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Nunavut language app brings Inuit language to life for pre-schoolers

A new app invites children to play with Inuktitut syllabics, learning their shapes and sounds and Uqausiit Pinnguarutiit, or 'playing with words' has already proven a hit.

'It will teach our youngest people to ensure they keep our language alive,' says Paul Quassa

Kindergarten students Haley Akavak and Nikolas Firman take a turn with the Uqausiit Pinnguarutiit language app at Iqaluit's Nakasuk School. (Sara Minogue/CBC)

A new app invites children to play with Inuktitut syllabics, learning their shapes and sounds.

And Uqausiit Pinnguarutiit, or "playing with words" has already proven a hit with kindergarten and preschool students.  

'It will teach our youngest people to ensure they keep our language alive,' says Paul Quassa. (Sara Minogue/CBC)
The game, released in Iqaluit Wednesday, works in three regional dialects, as well as in roman orthography, and will eventually be updated to the new, standardized Inuit language.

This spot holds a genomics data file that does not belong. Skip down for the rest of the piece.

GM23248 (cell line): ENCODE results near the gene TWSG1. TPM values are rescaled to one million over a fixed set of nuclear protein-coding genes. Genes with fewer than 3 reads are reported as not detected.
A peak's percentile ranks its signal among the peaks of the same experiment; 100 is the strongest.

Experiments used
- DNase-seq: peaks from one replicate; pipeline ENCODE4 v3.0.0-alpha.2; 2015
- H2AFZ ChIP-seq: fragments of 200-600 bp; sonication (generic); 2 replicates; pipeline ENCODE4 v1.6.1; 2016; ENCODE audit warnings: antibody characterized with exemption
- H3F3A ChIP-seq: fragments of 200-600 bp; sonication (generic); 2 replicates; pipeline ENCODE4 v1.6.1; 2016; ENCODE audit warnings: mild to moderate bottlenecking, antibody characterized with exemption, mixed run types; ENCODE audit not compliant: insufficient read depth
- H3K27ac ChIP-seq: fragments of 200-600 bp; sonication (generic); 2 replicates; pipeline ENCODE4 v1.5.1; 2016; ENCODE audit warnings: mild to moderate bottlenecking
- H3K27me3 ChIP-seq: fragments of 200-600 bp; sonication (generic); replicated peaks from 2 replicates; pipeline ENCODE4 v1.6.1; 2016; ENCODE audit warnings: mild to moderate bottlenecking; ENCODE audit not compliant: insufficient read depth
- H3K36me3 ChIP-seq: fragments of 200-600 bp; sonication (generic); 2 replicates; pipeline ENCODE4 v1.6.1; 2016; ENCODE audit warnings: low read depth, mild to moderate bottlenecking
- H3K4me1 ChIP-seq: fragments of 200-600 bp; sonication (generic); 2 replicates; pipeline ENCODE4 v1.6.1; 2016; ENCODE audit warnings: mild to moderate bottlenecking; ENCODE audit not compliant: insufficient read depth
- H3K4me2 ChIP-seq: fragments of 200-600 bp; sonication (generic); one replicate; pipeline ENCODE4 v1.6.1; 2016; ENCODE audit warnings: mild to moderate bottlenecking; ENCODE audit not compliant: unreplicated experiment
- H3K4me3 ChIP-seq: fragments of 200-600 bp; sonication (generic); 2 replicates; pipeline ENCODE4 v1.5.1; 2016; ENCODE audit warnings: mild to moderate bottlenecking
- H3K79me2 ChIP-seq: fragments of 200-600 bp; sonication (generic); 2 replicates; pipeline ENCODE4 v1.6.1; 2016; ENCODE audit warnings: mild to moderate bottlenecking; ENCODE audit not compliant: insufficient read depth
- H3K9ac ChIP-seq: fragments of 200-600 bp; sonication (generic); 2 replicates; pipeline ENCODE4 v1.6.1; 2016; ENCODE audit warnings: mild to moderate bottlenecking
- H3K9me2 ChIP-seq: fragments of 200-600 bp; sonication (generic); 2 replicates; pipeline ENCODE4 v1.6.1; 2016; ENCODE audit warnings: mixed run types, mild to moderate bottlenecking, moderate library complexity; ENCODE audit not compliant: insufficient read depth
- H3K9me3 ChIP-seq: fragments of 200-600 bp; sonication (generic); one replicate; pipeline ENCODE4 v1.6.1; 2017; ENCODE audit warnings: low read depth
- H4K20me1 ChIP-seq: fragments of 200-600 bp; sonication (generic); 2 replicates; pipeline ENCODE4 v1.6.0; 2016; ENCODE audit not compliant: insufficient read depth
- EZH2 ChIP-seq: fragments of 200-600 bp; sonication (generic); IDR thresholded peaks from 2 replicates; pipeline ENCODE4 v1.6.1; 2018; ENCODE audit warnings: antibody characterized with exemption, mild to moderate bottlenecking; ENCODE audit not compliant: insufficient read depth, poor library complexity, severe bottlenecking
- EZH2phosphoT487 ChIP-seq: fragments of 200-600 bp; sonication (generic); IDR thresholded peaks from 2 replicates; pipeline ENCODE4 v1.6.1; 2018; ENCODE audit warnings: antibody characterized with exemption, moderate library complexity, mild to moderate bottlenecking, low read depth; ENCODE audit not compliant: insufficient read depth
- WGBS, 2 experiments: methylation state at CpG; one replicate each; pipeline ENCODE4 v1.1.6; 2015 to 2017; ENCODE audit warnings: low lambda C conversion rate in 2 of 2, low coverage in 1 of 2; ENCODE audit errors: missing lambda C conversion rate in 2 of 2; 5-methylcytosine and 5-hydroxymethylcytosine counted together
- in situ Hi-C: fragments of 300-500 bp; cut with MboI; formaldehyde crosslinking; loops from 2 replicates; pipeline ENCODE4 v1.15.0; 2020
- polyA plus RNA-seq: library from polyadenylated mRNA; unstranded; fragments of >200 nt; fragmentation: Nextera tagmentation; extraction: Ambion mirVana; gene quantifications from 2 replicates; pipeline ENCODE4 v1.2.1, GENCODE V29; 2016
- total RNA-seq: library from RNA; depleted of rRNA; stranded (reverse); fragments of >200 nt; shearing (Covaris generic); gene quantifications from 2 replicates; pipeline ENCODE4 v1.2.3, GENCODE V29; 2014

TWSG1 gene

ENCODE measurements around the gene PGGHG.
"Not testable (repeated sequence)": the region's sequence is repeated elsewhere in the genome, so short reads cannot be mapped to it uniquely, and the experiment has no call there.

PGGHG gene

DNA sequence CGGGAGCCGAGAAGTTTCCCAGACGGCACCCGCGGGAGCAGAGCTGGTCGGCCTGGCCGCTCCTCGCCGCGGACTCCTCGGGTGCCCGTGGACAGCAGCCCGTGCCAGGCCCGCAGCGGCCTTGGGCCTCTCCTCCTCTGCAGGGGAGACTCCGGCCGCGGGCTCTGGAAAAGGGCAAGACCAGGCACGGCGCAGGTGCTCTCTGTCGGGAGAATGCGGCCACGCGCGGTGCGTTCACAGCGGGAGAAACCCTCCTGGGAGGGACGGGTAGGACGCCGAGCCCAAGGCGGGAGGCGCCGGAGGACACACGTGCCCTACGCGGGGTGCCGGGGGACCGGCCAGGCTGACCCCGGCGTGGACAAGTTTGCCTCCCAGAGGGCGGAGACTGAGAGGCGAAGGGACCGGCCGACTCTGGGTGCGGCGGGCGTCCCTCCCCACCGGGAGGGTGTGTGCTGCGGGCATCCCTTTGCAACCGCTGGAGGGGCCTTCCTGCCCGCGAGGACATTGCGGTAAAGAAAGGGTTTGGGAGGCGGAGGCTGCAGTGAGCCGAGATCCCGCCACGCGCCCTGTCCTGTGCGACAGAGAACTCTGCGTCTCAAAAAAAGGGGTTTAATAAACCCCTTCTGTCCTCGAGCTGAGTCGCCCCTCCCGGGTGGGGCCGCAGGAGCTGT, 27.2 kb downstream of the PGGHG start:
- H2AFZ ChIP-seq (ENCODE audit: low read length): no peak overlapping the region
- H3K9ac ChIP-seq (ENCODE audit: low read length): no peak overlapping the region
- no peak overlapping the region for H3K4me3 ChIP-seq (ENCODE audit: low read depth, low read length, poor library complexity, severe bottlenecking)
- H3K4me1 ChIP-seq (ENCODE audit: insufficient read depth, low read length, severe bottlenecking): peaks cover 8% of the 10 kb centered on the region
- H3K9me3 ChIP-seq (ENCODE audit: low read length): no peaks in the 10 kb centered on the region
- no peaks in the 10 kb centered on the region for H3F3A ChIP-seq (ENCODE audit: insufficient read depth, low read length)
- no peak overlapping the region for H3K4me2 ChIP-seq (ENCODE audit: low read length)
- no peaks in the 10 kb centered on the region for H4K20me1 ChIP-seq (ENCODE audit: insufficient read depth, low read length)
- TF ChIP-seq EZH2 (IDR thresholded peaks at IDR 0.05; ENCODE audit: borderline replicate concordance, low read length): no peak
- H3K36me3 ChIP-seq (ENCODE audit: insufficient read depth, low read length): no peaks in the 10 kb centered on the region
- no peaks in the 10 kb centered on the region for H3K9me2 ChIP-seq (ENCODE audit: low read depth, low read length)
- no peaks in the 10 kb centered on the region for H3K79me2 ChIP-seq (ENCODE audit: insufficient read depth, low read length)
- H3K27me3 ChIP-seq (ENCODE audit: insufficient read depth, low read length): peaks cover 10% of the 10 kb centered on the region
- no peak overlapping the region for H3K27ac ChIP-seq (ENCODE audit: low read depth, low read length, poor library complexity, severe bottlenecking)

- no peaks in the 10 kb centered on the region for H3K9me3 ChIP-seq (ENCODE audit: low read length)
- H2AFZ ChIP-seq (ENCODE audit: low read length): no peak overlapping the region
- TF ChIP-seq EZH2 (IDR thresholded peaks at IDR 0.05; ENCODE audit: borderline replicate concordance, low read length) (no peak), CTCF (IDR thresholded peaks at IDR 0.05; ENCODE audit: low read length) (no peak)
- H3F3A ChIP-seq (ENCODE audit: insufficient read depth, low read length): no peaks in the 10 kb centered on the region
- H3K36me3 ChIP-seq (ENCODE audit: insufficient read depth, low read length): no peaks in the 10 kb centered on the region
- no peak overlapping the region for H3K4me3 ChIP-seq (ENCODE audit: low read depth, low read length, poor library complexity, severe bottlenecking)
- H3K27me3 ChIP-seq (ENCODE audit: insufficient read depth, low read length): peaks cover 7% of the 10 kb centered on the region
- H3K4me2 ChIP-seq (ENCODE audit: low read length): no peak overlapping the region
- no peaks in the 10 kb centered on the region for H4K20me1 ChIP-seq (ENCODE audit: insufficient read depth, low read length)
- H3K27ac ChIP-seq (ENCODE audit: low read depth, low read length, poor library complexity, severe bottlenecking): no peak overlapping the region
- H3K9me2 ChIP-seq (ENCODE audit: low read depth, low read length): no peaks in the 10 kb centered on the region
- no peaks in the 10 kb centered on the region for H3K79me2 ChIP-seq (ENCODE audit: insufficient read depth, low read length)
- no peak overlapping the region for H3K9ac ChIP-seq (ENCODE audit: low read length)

"It will teach our youngest people to ensure they keep our language alive," said Education Minister Paul Quassa in a room full of young children trying it out.

The app invites children to add the syllabics in a word, while saying the sounds. The character dances when children are successful. (Taqqut Productions)

The app's launch follows another recent milestone in language education, according to deputy minister Kathy Okpik.

"To date we've published over 300 books," she said, "and it's a leveled reading program where the reading progressively gets more and more difficult."

The books are geared towards early readers and go all the way up to Grade 8.

Children play with sounds and symbols. (Sara Minogue/CBC)
Assessment books have also been published to allow teachers to make sure children have mastered the skills of one level before going on to the next. Those assessments, Okpik says, are "an opportunity for teachers to have conversations with parents about where their children are within the reading continuum."

It's all part of a curriculum and evaluation upgrade announced three years ago, Okpik said. "But this year has just been the catalyst for all the supports and resources that are becoming available for teachers."

It all starts with children learning the sounds of the language at a young age — and not just in school.

"This app is available to everyone, not just in schools but even at home," Quassa said. "So I encourage parents to use this app to teach your children the basic words of Inuktitut."

Uqausiit Pinnguarutiit was created by Taqqut Productions.

It can be downloaded for free from iTunes and the Play Store.

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